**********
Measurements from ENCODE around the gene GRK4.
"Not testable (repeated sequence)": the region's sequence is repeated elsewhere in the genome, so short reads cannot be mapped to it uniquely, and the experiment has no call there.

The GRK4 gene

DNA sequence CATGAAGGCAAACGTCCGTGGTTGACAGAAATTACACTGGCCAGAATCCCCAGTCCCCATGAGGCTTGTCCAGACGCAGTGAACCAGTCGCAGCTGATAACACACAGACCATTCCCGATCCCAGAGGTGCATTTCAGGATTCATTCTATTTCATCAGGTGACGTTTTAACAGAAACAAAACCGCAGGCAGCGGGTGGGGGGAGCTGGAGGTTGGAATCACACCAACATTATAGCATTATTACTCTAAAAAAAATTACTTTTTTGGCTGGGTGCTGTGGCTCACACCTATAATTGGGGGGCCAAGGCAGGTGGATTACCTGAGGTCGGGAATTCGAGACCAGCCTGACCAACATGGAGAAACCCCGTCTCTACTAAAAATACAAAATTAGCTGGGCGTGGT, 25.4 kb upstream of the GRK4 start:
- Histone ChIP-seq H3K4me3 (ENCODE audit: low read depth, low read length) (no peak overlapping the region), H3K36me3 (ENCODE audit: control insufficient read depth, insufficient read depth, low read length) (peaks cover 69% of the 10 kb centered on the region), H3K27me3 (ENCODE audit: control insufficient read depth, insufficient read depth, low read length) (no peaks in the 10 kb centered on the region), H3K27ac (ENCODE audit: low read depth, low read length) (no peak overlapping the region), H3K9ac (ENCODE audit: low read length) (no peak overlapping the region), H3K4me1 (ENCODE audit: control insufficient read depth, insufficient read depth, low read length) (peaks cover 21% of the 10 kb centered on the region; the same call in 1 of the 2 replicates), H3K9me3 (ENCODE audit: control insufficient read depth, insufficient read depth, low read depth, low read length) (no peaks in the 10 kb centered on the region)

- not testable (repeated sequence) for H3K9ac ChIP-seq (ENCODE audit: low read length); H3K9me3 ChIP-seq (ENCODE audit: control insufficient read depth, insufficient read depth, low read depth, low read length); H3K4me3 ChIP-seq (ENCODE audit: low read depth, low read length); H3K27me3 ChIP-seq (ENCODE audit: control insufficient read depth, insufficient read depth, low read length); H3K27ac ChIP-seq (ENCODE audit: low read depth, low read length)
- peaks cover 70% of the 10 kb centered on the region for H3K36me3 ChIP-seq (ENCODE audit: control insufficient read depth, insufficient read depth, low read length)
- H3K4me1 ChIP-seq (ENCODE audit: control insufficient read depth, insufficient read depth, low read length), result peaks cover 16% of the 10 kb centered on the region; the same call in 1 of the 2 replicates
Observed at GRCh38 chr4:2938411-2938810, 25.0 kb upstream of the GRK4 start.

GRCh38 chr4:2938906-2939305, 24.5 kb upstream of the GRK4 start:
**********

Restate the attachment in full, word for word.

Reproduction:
Measurements from ENCODE around the gene GRK4.
"Not testable (repeated sequence)": the region's sequence is repeated elsewhere in the genome, so short reads cannot be mapped to it uniquely, and the experiment has no call there.

The GRK4 gene

DNA sequence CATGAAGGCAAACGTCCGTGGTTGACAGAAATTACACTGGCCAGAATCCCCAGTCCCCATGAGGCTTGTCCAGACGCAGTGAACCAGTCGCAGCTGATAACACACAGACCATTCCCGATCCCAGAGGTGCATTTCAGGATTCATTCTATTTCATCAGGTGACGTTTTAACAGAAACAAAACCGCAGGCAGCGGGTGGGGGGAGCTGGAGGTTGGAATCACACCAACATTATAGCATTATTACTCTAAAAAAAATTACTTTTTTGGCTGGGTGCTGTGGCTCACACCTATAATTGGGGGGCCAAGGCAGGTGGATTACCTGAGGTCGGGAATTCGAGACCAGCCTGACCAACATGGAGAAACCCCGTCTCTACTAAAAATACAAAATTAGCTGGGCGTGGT, 25.4 kb upstream of the GRK4 start:
- Histone ChIP-seq H3K4me3 (ENCODE audit: low read depth, low read length) (no peak overlapping the region), H3K36me3 (ENCODE audit: control insufficient read depth, insufficient read depth, low read length) (peaks cover 69% of the 10 kb centered on the region), H3K27me3 (ENCODE audit: control insufficient read depth, insufficient read depth, low read length) (no peaks in the 10 kb centered on the region), H3K27ac (ENCODE audit: low read depth, low read length) (no peak overlapping the region), H3K9ac (ENCODE audit: low read length) (no peak overlapping the region), H3K4me1 (ENCODE audit: control insufficient read depth, insufficient read depth, low read length) (peaks cover 21% of the 10 kb centered on the region; the same call in 1 of the 2 replicates), H3K9me3 (ENCODE audit: control insufficient read depth, insufficient read depth, low read depth, low read length) (no peaks in the 10 kb centered on the region)

- not testable (repeated sequence) for H3K9ac ChIP-seq (ENCODE audit: low read length); H3K9me3 ChIP-seq (ENCODE audit: control insufficient read depth, insufficient read depth, low read depth, low read length); H3K4me3 ChIP-seq (ENCODE audit: low read depth, low read length); H3K27me3 ChIP-seq (ENCODE audit: control insufficient read depth, insufficient read depth, low read length); H3K27ac ChIP-seq (ENCODE audit: low read depth, low read length)
- peaks cover 70% of the 10 kb centered on the region for H3K36me3 ChIP-seq (ENCODE audit: control insufficient read depth, insufficient read depth, low read length)
- H3K4me1 ChIP-seq (ENCODE audit: control insufficient read depth, insufficient read depth, low read length), result peaks cover 16% of the 10 kb centered on the region; the same call in 1 of the 2 replicates
Observed at GRCh38 chr4:2938411-2938810, 25.0 kb upstream of the GRK4 start.

GRCh38 chr4:2938906-2939305, 24.5 kb upstream of the GRK4 start: